Perennial salvia is rewarding to grow, and reliably produces delicate flower spikes in neat clumps year after year. It needs little care to flourish, as long as it gets the bright, dry conditions it prefers.
To increase salvia stocks, dig up existing clumps and divide them, orof new varieties. Replant divisions in their flowering positions, incorporating rotted manure or .
If plants need staking, use twigs or canes to provide light support.
August-September: Remove dead flower-heads as they lose colour.
Cut down all withered flower-heads and other dead, and add to the compost heap. Alternatively, remove flower-heads and leave as winter protection for the plant.
Make sure the plant is not in a permanently waterlogged site.
You may need to move it to a better site if you think it is in danger of rotting during winter months.
Divide the clump in spring if desired. Use two garden forks back to back to prise the clump apart, then replant divisions in new sites. Salvia does not need division to keep it strong.
Growing from seed
As well as buying salvia ready-grown, you can grow it from seed. Sowin trays of compost in March or April and put in a cool, light place until they germinate. When the are large enough to handle without damage, transfer them individually into 9cm and grow in these during the summer. Plant out in late summer or early autumn.
PLANT IN GROUPS
For a spectacular effect, plant salvia in a group of 3-5 individual plants.
This will produce a mound of colourful growth that continues its show ofthroughout late summer.
Planting salvia insuch as this always produces a more effective than a single plant.
Variety, Colour, Height (cm)
Salvia nemorosa ‘Ostfriesland’, blue-purple, 50 (’East Friesland’),
S. x superba, blue-purple, 60-90
S. x sylvestris ‘Blaukonigin’, purple, 30-50 (’Blue Queen’),
S. x sylvestris ‘Queen’, rose-pink, 30-50
S alvia makes an impact in the border, and practically takes care of itself. It is easy to maintain, seldom needing either staking or dividing to keep it tidy.
Salvia hybrids belong to the same genus as the herb, sage, and they share similarly shaped. They are useful plants for providing structure in a mixed bed, as they do not lose their neat shape even after several years.
Salvia grows best in full sun, so provide it with the sunniest spot possible. Make sure it is not in a waterlogged site, or overwintering plants will die off very quickly. Salvia makes no other demands.
Prepare the site in the autumn or winter before planting. Dig the soil over and incorporate plenty of well-rotted manure or compost. Leave the soil to settle for a week or two after this. Buy and plant salvia from November to March, making sure to avoid planting in frosty weather or in a wet spell.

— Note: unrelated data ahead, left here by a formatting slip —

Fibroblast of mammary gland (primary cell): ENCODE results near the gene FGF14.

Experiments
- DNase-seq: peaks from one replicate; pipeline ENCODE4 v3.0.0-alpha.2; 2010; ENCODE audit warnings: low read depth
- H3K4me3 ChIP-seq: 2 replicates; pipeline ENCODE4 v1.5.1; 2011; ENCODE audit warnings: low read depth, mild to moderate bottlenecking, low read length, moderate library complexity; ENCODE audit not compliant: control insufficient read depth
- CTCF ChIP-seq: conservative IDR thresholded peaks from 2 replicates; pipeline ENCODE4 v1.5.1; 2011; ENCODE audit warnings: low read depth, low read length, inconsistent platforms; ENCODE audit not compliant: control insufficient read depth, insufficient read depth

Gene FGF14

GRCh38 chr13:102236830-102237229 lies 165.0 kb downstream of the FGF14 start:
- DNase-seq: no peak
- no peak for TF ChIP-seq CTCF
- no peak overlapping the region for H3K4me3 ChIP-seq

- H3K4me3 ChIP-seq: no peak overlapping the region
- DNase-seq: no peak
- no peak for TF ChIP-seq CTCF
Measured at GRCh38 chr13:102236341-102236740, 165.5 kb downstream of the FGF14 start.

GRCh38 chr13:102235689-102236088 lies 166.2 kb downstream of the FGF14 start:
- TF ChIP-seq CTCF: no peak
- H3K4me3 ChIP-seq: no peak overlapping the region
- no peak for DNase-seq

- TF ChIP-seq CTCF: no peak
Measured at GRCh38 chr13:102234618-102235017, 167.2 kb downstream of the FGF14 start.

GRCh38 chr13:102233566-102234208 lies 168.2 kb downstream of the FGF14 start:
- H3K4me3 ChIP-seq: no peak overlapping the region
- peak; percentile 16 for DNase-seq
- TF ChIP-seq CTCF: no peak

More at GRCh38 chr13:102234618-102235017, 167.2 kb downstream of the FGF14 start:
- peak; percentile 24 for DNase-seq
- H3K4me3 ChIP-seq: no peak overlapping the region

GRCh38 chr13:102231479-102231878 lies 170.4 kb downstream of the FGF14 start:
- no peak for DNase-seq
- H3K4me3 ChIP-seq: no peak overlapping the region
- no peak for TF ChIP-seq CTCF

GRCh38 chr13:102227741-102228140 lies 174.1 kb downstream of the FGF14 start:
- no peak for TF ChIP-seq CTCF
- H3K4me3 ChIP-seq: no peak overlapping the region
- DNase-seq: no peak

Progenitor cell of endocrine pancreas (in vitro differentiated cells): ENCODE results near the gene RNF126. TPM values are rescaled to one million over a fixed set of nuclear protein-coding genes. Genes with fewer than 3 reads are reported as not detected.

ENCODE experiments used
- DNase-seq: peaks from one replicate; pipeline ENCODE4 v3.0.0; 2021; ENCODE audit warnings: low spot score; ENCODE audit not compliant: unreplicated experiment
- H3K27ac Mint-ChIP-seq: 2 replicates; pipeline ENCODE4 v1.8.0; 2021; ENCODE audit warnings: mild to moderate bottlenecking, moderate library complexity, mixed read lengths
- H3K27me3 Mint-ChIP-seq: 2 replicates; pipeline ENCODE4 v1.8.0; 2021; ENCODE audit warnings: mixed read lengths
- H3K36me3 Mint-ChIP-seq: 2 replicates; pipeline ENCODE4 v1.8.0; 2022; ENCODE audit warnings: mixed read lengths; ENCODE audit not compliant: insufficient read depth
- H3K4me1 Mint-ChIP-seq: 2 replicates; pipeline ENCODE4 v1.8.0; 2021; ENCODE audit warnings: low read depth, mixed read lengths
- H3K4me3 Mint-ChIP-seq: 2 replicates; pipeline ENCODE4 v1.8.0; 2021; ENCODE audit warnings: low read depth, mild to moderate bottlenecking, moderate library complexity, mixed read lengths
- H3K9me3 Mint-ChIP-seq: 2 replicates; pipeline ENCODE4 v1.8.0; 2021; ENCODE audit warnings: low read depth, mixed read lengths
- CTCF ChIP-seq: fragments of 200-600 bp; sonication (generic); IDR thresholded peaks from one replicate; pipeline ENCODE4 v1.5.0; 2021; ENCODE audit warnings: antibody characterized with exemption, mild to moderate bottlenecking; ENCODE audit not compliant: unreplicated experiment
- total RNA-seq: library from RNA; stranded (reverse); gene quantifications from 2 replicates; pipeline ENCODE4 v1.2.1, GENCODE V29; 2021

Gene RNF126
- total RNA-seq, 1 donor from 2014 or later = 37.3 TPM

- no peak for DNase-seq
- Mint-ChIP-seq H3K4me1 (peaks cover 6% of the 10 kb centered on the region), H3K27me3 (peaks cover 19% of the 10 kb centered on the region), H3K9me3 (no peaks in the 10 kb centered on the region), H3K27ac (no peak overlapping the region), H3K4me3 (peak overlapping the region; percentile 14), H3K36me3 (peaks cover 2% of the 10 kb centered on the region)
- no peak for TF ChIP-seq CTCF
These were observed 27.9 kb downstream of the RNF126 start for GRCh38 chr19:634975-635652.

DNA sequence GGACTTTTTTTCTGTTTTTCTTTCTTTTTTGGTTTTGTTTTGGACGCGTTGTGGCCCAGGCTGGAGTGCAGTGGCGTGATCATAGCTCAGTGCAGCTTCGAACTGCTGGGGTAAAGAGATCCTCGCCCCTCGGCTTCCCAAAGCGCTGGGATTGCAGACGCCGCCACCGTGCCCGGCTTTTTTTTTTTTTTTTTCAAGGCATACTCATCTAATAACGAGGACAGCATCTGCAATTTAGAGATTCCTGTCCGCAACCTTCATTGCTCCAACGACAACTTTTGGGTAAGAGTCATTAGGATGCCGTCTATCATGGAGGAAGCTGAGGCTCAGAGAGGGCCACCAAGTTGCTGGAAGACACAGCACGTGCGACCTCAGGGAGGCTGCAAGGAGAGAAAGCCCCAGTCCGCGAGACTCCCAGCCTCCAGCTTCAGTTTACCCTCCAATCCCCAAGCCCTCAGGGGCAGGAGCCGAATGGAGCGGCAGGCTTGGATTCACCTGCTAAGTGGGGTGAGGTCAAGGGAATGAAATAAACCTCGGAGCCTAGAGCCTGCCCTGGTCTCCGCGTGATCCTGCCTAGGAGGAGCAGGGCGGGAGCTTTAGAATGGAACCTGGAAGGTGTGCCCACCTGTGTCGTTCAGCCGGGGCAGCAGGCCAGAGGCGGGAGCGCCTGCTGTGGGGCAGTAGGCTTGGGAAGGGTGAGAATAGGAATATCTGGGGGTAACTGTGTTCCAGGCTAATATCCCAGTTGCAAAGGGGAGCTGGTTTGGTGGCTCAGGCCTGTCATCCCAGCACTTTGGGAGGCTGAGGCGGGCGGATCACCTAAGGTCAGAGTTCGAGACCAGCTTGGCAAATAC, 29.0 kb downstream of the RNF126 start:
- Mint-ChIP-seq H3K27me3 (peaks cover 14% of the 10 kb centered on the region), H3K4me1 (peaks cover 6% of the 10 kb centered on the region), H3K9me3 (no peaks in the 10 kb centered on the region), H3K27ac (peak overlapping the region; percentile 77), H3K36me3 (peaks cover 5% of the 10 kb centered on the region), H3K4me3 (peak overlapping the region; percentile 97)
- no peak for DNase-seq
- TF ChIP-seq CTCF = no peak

Place a-grown plant in a hole deep enough so that the compost is level with the surface of the soil. Do not sink it deeper or you may encourage rot during wet and cold winter weather. Space plants’ 50cm apart.
Salvia does not require much attention after planting. Most varieties produce their hooded, tubular flowers from July to September. Those that reach 1m in height may need some support to stop them flopping over if they are growing in an exposed, windy site. Use stakes that are not too obvious, or you will ruin the look of the plant.
Remove the flower-heads as they fade to encourage a second flush of flowers. This will help prolong the flowering season well into September. After the last flowers have faded, cut off all the remaining dead flower-heads and burn or compost them. Either cut salvia down in autumn or leave the withered stems to act as protection for the dormant shoots over the winter months. In this case, cut back the dead growth in spring. Otherwise, salvia needs no further care during this period.
Choose the warmest, sunniest site. Avoid planting in an exposed, windy situation, where taller varieties will need to be staked.
Any type of soil, as long as it is well drained. Incorporate plenty of organic matter before planting to improveand ensure the best .
Deadhead (remove dead flower-heads) in summer to prolong flowering. No other care is required.
Salvia is not prone to pests or diseases. Plants may die off in winter due to waterlogged soil. Salvia will not tolerate itsbeing in wet soil for long periods, so check if the soil needs extra grit added, or if plants should be relocated.
There are many plants in the genus including the herb, sage, and creeping specimens. Check labels carefully when buying.